The opinion of the court was delivered by: Hurley, Senior District Judge
The purpose of this memorandum is to address certain issues that have been raised with respect to class notification and the cost therefor. See Letters dated March 19, 2009, March 23, 2009, March 25, 2009, March 30, 2009 and April 6, 2009.
By way of background, the Court, by Memorandum and Order dated March 16, 2009, directed that the defendants pay the costs of class notification subject to the following preconditions: (a) within seven (7) calendar days of the Order, plaintiffs were to identify the class administrator they intend to use, together with that individual's resume, and a proposed budget for notification including, without limitation, the cost of the administrator's services and the costs of mailing and media publication; (b) should defendants object to the qualifications of the class administrator or to amounts likely to be expended, they may serve and file, within seven (7) calendar days of their receipt of the information, objections; and (c) in the event defendants file objections, no obligations shall be incurred until the Court resolves the matter.
Having received the notification information from the plaintiffs, defendants have raised the objections discussed below relating to (1) publication and (2) use of the administrator.
Defendants' first objection relates to publication of the abbreviated class notice. Plaintiffs propose that the abbreviated class notice be published three time in each of the following newspapers over a six week period: Newsday, Mundo Hispano, Noticia Hispanoamericana, New York Post, New York Daily News and New York Times. Defendants' objection to the proposed publication is threefold. First, Defendants maintain that the proposed publication in The New York Times, the cost of which, approximately $78,000, "dwarf[s] the total cost of all the other publications combined"*fn1 is a waste of resources given that the demographics of its readership do not match Plaintiff's asserted demographics of the class. Second, defendants argue that because the cost of three insertions in the Daily News is approximately $29,000, while the cost of three insertions in the New York Post, which has a much larger circulation, is approximately $7,500.00, the abbreviated notice should be published in the Daily News only once, perhaps on a Sunday when the cost would be approximately $12,000.00. Finally, defendants oppose plaintiffs' request that the Court "order the defendants to pay each publication invoice within five days of its submission to the county's attorneys."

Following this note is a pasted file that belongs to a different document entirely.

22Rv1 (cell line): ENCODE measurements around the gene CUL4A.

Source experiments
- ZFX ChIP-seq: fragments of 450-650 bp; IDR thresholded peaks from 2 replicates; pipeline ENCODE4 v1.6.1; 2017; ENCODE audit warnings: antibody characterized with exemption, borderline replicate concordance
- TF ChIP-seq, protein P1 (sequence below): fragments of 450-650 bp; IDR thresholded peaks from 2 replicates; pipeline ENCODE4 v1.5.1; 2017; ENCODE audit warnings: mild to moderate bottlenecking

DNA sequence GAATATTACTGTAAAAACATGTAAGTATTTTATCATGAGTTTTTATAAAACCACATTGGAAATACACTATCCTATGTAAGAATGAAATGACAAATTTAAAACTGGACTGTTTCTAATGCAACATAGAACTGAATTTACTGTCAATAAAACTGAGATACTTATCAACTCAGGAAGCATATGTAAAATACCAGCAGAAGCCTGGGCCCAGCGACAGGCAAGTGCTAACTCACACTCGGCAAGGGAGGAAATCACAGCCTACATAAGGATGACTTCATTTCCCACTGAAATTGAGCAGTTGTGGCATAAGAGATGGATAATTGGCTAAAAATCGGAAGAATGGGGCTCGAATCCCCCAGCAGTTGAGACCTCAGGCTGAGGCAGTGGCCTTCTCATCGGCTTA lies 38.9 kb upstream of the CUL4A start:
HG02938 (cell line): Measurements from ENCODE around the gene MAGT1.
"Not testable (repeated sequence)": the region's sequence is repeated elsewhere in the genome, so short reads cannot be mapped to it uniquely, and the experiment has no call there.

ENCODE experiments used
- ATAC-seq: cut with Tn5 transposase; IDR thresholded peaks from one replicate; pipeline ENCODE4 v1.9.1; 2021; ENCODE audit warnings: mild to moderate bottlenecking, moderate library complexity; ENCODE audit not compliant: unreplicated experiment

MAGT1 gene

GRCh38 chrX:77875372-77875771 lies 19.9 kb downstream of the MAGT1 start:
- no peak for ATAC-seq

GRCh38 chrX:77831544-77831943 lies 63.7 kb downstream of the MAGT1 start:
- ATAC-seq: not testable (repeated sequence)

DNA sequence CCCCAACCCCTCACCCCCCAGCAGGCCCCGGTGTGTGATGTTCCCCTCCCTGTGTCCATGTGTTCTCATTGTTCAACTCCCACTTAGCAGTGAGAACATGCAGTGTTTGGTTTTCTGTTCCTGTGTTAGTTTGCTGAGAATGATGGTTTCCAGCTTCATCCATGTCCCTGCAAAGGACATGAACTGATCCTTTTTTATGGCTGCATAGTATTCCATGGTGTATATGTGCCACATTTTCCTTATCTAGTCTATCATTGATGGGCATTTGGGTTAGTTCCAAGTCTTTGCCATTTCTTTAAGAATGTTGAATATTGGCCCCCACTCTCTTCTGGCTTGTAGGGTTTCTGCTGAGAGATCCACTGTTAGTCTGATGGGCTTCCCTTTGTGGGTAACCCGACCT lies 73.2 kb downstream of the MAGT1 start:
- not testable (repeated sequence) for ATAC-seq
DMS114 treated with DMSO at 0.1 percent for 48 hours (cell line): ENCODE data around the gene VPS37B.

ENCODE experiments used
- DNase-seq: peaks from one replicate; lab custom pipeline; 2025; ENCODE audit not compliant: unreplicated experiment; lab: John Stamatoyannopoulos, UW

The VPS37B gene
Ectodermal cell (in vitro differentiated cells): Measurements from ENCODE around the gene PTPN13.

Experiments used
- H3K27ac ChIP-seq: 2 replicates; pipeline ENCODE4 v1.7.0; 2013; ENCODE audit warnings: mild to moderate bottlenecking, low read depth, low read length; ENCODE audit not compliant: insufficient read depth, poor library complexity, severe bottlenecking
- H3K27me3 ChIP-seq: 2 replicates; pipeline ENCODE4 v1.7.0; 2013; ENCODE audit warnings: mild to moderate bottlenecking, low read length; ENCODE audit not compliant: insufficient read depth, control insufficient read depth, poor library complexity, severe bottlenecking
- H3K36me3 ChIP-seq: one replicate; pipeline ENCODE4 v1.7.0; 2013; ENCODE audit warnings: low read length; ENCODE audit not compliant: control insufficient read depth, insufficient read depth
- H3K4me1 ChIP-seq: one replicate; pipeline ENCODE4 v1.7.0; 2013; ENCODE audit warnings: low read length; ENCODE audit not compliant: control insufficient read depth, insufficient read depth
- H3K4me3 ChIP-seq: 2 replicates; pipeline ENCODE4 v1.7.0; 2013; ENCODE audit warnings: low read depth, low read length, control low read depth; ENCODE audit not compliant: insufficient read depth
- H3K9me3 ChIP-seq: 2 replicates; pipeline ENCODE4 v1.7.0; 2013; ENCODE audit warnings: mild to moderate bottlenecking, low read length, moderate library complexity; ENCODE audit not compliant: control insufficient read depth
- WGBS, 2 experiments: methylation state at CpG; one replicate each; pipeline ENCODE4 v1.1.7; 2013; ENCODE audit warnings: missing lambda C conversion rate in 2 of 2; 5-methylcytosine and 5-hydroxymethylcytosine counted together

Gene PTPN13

Federal Rule of Civil Procedure 23(c)(2)(B) requires, for a class certified pursuant to Rule 23(b)(3), that a court "direct to class members the best notice that is practicable under the circumstances, including individual notice to all members who can be identified through reasonable effort." Fed. R. Civ. P. 23(c)(2)(b). In this instant case, publication of the abbreviated notice is in addition to (1)individually mailed notices to the members of the class, whose name have been identified via the defendants' records, and (2) the posting of notices in various places around the Nassau County. Given the differences between the demographics of the members of the class as reported by plaintiffs and the demographics of the readership of The New York Times and the cost of said notice, the Court agrees that publication of the abbreviated notice in The New York is not "'reasonably calculated, under the circumstances to apprise interested parties of the pendency of the action and afford them an opportunity to present their objections.'" Wright & Miller, 7AA Federal Practice & Procedure § 1786 (quoting Mullane v. Central Hanover Bank & Trust Co., 339 U.S. 306, 314 (1950). Accordingly, the publication of the abbreviated notice shall not be made in the New York Times.
With respect to Defendants' objection to the proposed publication in the Daily News, it is denied. Defendants' objection is based solely on the cost thereof. No information is provided as to existence of a significant overlap in the readership of the Daily News and the New York Post. Absent such information, the proposed cost does not in and of itself render such publication as not "reasonably calculated under the circumstances" to give notice to proposed class members.
Finally, regarding payment of the invoices, the Court directs that defendants pay the invoices as they would typically pay a vendor in the normal course of business.
II. Issues Regarding the Administrator
According to defendants, their "differences with plaintiffs on the use of an administrator apply only to the initial printing and mailing of notices." Letter of March 30,2009. It seems to the Court that the dispute can be boiled down to the need to pay the administrator selected by plaintiffs, Rosenthal & Company LLC ("Rosenthal"), for the preparation of a database for the mailing and barcoding. Defendants contend that given the database turned over by defendants no database need be prepared and barcodes can be assigned simply to names and addresses. Plaintiffs respond that simply attaching bar codes to names and addresses will not allow for the tracking if the name or address changes from the original listing.
Having examined the explanation for the need for Rosenthal's data set-up, i.e. the ability to track mailings through the process of updating names and addresses, the Court is satisfied that the expense is consistent with the standard of providing notice "reasonably calculated, under the circumstances to apprise interested parties of the pendency of the action and afford them an opportunity to present their objections." Wright & Miller, 7AA Federal Practice & Procedure § 1786 (quoting Mullane v. Central Hanover Bank & Trust Co., 339 U.S. 306, 314 (1950). Such an ...